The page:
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MARCH 2, 2010

Primary Source of
the Month

Juvenile Court: An 8-year-old boy charged with stealing a bicycle, May 5, 1910. Courtesy of the Library of Congress, Prints and Photographs Division.
Juvenile Court: An 8-year-old boy charged with stealing a bicycle, May 5, 1910. Courtesy of the Library of Congress, Prints and Photographs Division.



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Games, activities, and resources about life in colonial America.


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Colonial Williamsburg for Teachers


VOLUME 8, ISSUE 7

Top Stories


"Juvenile Justice: A Century of Change"

Throughout the late 18th century, "infants" below the age of reason (traditionally age 7) were presumed to be incapable of criminal intent and were, therefore, exempt from prosecution and punishment. Children as young as 7, however, could stand trial in criminal court for offenses committed and, if found guilty, could be sentenced to prison or even to death.

The 19th-century movement that led to the establishment of the juvenile court in the U.S. had its roots in 16th-century European educational reform movements. These earlier reform movements changed the perception of children from one of miniature adults to one of persons with less than fully developed moral and cognitive capacities.

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Primary Source of the Month:
Juvenile Court

This 1910 photograph by Lewis Wickes Hine provides an early historical perspective of a juvenile court, the first of which was established in 1899. Until that time, children appeared in criminal court along with adults. Definitive national institutions and procedures for juvenile justice were not developed for some time after 1910. Supreme Court decisions from the latter half of the 20th century led to the Juvenile Justice and Delinquency Prevention Act of 1974, revised in 2009.

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Teaching Strategy: Juvenile Justice, Then and Now

In this lesson, students will examine how the juvenile justice system evolved over time.

The system of juvenile justice underwent a constant process of alteration as the United States government continuously redefined the role of the courts in the lives of children. The Juvenile Court Act of 1899 created the first national juvenile court in Cook County, Illinois. The early juvenile court system was established taking into account the British doctrine of parens patriae (the state as the parent), and based on the assumption that children were malleable and could be rehabilitated.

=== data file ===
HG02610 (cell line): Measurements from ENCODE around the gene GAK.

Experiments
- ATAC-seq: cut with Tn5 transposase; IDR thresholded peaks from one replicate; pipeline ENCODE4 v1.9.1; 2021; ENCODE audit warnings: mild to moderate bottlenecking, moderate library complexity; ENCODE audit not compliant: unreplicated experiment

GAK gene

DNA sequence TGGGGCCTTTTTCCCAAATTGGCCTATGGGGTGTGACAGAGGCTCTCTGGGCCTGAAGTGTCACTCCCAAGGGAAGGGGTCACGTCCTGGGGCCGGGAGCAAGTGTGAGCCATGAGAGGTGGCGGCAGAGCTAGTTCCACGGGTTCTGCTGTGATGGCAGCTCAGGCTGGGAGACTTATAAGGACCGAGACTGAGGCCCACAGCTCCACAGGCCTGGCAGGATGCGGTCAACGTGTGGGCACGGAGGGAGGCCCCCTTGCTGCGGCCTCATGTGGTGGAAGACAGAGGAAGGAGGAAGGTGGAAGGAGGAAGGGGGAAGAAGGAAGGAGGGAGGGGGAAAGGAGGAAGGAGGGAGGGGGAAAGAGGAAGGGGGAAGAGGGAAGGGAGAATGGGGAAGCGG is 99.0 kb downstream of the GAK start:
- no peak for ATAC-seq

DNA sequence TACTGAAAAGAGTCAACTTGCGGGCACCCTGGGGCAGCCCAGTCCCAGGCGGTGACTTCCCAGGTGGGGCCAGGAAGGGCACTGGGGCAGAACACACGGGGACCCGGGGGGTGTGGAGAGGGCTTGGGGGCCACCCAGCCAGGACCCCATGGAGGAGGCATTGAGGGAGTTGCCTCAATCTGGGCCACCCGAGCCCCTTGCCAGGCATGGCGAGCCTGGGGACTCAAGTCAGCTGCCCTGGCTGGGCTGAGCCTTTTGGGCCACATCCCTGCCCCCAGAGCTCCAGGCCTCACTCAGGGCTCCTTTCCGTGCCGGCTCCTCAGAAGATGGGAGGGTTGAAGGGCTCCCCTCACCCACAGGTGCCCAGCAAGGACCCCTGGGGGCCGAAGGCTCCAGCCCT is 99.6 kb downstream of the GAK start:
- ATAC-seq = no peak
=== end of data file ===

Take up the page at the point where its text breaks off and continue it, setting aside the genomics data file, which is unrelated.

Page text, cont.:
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Colonial Williamsburg Teaching Resources for Your Classroom

Colonial Williamsburg offers a variety of quality instructional materials dealing with 18th-century life, including:

  • Will's Story, by Joan Lowery Nixon (book)
  • A Day in the Life Series (DVD, CD-ROM)
  • Teaching Literacy Through History (lesson unit)

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Teaching News

The Chautauqua Institution and Colonial Williamsburg

Colonial Williamsburg and Chautauqua Institution are partnering to present a Teacher Professional Development opportunity on the topic of "Excellence in Public Education" during the week of August 1-7, 2010. Visit the Chautauqua Institution Web site to view the Week 6 description. Colonial Williamsburg will provide classroom sessions on education from the eighteenth century to the present. The tuition for the week is $1,900. For a full description of the week, accommodations, and graduate credit, please send an email to [email protected]

Women's History Month
March is Women's History Month, an annual national and international celebration of celebration of women's history and achievements. For further exploration of the topic, we have assembled some links to several women's history related web sites.

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Quotation of the Month

"The old conception of even-handed justice that each offender should receive exactly the same treatment is not the test of justice in the juvenile court . . . In the juvenile courts children are all treated alike only when each is treated in accordance with his needs."

—Grace Abbott, The Child and the State, vol. II, 1938


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